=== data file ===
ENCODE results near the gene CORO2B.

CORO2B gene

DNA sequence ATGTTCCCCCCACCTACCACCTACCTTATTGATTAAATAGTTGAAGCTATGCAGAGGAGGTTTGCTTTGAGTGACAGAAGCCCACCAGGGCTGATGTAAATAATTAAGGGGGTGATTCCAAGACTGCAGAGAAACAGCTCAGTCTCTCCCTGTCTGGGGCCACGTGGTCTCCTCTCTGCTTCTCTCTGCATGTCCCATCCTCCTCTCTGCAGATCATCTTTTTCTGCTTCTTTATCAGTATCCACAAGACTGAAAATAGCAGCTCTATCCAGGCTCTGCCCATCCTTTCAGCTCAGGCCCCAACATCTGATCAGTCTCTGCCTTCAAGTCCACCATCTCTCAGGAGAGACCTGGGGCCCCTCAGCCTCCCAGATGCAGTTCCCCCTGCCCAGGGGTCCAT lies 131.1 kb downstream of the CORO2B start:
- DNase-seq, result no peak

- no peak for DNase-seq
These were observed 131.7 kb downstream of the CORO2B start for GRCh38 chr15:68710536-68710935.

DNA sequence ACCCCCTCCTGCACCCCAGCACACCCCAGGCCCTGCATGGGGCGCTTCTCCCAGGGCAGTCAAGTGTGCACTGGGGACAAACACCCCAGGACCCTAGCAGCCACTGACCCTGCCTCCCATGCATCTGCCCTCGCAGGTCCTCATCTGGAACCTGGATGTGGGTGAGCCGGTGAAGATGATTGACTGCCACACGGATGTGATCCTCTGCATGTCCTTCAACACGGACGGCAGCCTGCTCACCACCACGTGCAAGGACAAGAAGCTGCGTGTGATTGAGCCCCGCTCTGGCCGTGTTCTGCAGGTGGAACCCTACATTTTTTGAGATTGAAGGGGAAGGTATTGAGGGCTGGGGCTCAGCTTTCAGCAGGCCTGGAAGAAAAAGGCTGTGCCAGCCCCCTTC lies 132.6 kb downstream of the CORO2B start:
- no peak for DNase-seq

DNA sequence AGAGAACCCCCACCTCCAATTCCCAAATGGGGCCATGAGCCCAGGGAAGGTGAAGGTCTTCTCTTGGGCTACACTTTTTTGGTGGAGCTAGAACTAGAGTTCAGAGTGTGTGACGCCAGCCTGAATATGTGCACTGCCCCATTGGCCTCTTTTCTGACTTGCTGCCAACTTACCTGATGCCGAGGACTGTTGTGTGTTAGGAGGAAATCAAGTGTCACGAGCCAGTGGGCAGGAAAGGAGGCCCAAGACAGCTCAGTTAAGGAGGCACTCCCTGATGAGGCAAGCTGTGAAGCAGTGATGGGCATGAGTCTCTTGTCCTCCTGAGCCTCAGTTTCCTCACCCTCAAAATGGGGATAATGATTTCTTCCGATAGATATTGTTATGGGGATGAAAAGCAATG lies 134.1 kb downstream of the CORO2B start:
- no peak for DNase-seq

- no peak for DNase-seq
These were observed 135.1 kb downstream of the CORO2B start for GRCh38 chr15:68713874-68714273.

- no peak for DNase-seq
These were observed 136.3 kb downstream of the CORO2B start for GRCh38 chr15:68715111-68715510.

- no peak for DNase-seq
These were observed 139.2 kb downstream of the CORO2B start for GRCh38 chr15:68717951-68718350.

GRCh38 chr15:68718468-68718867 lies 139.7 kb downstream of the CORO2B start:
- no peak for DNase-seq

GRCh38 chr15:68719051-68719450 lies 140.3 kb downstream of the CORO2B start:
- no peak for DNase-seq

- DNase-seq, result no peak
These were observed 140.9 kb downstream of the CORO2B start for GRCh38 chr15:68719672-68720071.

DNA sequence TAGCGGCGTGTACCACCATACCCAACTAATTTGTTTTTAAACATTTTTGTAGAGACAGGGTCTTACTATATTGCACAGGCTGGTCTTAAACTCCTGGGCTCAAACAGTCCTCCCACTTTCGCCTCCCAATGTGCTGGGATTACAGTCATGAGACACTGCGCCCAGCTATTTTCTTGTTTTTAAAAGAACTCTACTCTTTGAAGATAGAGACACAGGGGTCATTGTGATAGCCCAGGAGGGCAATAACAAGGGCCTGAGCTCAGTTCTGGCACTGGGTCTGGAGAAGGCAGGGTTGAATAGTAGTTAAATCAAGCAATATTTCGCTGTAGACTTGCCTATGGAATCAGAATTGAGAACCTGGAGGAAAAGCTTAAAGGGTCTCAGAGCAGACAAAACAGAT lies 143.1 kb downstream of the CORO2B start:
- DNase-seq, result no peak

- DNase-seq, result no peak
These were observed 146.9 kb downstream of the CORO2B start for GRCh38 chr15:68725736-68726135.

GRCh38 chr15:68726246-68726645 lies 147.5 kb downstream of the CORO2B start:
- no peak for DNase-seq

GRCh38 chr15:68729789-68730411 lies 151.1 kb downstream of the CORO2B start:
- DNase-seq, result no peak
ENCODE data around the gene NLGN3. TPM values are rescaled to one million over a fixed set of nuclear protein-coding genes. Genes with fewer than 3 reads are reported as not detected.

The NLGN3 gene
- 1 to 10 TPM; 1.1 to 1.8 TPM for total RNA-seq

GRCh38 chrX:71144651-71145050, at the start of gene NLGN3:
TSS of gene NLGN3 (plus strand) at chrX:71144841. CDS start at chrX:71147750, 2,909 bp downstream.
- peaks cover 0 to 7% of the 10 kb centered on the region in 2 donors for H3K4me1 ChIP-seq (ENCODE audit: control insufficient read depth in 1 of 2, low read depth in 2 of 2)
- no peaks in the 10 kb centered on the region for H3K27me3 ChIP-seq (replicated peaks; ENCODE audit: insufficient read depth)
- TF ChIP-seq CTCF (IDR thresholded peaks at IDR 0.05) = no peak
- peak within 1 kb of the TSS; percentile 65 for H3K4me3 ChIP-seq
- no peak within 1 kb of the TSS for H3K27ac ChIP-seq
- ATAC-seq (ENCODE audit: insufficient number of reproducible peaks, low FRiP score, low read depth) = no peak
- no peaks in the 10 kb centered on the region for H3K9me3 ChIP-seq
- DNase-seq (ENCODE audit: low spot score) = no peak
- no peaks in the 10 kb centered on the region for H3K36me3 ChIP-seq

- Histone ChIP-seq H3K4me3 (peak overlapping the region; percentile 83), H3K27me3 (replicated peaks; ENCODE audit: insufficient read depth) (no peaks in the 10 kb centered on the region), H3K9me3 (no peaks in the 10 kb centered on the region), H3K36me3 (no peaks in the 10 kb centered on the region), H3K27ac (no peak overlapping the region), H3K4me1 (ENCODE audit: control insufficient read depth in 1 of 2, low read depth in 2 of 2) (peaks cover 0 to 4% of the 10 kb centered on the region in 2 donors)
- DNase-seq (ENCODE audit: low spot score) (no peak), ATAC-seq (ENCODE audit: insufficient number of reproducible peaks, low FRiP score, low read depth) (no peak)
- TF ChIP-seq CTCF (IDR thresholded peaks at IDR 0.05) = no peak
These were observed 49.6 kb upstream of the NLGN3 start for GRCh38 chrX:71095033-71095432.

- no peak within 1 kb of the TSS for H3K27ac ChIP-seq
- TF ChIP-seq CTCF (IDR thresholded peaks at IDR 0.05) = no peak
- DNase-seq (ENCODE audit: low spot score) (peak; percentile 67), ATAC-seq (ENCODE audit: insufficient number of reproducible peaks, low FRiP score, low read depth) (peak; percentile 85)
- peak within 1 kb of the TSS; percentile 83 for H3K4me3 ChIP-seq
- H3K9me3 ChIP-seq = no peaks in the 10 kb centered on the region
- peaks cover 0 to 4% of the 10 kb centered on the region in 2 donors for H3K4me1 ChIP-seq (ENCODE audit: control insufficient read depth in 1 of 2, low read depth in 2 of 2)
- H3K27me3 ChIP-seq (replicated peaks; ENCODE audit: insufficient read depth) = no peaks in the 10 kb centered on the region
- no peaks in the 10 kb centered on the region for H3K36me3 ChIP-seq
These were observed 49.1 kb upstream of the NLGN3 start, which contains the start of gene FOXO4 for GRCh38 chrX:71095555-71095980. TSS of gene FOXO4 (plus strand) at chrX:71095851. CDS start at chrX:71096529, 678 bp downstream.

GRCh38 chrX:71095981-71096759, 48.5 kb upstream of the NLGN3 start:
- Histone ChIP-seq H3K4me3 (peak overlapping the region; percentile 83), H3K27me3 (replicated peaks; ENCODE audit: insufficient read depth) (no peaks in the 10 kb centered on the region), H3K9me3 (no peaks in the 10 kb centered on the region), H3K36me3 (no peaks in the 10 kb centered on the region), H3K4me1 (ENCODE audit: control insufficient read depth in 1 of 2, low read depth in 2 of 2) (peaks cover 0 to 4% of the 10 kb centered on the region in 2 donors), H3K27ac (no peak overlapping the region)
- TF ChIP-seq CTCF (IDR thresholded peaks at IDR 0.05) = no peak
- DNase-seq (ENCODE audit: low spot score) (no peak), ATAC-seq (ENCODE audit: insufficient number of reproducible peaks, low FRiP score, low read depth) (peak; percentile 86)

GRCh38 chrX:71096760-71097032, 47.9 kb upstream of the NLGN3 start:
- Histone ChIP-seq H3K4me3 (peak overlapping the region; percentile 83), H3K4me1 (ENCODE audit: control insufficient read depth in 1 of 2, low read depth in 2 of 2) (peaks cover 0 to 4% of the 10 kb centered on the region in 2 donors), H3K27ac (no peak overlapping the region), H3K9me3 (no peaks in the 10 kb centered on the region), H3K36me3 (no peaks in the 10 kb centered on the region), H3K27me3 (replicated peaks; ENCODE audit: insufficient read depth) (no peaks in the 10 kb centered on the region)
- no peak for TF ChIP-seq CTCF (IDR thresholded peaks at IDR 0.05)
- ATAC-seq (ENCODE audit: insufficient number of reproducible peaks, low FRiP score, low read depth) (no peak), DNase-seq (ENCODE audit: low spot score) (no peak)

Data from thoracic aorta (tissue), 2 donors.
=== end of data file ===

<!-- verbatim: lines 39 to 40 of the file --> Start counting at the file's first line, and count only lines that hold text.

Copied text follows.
- peak within 1 kb of the TSS; percentile 65 for H3K4me3 ChIP-seq
- no peak within 1 kb of the TSS for H3K27ac ChIP-seq